She turned around and rolled her eyes at him, but she was smiling.

“You look beautiful; you’ll have a fun time.” Elliot stood up and walked over to the window. “And right on cue,” he said peeking through the curtains, “is your ride.”

“Crap…”

Elliot opened his arms. “Give me a hug and then go open the door for him.”

Isabel did just that. She gave her brother a tight squeeze and then opened the front door before Gary even had a moment to get all the way up the front steps.

After greeting and complimenting how beautiful Isabel looked, he introduced himself to Elliot and shook his hand. The three of them made small talk for a few minutes before Gary checked the time and realized they didn’t want to be late for the show. They said their goodbyes and Elliot closed the door.

He side stepped to the window and carefully peeked around the curtain watching Gary back out of the driveway with Isabel in the front seat.

Once they were out of sight, Elliot made his way into the kitchen. He made up a few snacks for himself, grabbed the baby monitor, and made his way back into the living room. His niece was sound asleep. He kicked his feet up on the coffee table, cracked open a soda, and turned on the TV.

Maybe after tonight Isabel would be able to get her happy ending.

Words: 1,027

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Short Story Sunday 195: Anticipation

Short Story Sunday: "Anticipation" | Short Story | Flash Fiction | RachelPoli.com

            Brenda paced her gaze focused on the ground. The white tiled flooring was shiny and clear, clear enough that she could see her reflection. Her worried expression seemed to be plastered in every clean tile on the floor. A couple of times, as people passed by, she wondered if they would see it too. She wondered if they knew.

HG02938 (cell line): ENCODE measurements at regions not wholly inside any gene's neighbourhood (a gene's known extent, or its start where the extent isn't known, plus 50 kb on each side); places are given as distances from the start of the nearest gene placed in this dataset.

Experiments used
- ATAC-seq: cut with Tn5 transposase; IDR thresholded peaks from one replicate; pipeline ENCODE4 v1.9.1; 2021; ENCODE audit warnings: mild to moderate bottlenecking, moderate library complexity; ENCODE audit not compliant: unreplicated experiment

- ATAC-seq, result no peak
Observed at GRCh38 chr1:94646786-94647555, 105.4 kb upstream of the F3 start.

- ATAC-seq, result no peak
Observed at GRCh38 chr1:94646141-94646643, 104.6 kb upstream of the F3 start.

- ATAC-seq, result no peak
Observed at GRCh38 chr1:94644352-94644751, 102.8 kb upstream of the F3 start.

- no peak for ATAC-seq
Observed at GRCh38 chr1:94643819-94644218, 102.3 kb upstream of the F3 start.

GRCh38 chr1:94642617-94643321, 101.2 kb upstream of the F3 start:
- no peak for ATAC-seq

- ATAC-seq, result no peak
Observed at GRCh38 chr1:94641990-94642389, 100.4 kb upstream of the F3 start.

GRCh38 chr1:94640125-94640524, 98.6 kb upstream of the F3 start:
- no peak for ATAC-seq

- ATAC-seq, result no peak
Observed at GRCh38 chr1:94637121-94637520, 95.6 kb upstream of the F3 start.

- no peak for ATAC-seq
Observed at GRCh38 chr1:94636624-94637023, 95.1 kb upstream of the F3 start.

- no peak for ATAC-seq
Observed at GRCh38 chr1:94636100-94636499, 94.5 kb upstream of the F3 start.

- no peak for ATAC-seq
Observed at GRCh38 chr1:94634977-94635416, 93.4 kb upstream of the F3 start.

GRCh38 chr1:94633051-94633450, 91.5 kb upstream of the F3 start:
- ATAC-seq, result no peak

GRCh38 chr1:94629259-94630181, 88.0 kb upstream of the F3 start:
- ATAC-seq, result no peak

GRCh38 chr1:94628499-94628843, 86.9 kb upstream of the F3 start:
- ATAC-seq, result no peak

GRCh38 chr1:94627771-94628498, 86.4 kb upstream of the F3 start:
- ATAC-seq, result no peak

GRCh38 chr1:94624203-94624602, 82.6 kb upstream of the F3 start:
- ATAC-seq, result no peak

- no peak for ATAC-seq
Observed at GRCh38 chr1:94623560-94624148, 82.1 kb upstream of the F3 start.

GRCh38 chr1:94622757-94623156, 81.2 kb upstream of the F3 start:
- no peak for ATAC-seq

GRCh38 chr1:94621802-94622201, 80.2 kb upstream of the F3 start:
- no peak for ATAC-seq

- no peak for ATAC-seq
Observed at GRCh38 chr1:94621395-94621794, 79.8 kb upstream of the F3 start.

There was nothing to be ashamed of, nothing to freak out over. Still, being in a hospital waiting room made her nervous.

Brenda’s legs were growing tired. They were beginning to ache. The bottoms of her feet were stinging and she was pretty sure blisters were forming on the heels from the straps of her sandals.

Every once in a while, she’d hear a beeping sound. She’d freeze in her pacing and listen. Her mouth gaped open, her eyes wide. People would walk this way and that way passed her, but no one seemed to pay her any attention.

Didn’t they see her standing out there? Didn’t they sense she was worried? Didn’t they want to help her?

No, she didn’t need help. There was nothing wrong. Everything was going to be fine.

Brenda began to pace again.

One, two, three, four… She found herself counting the tiles on the floor. Before she knew it, she was at the end of the hall. She turned around and started counting all over again.

Brenda had done this more times than she could count. What was taking so long?

Yet, no matter how hard her feet hurt, how dizzy her head got from staring down at the ground, or how heavy her eyelids become, she kept pacing. She kept counting the tiles. She kept staring at her reflection in the floor. Her heart raced, her breathing had become jagged. If someone didn’t come and tell her something soon, she was going to have to be admitted to the hospital herself.

“Brenda?”

She paused. Her eyes grew wide upon hearing her name. She slowly turned around and came face to face with a nurse. She wasn’t sure how much time had passed between her getting that phone call up until now. Her throat suddenly felt dry, probably from the continuous counting.

“Y-Yes…?” she answered quietly.

The nurse smiled sweetly. “Your sister and brother-in-law are doing just fine. They’re the proud parents of a healthy baby boy.”

Brenda put a hand over her heart, her vision becoming blurry as tears sat in her eyelids. “You mean…” she breathed heavily, “I’m an aunt?”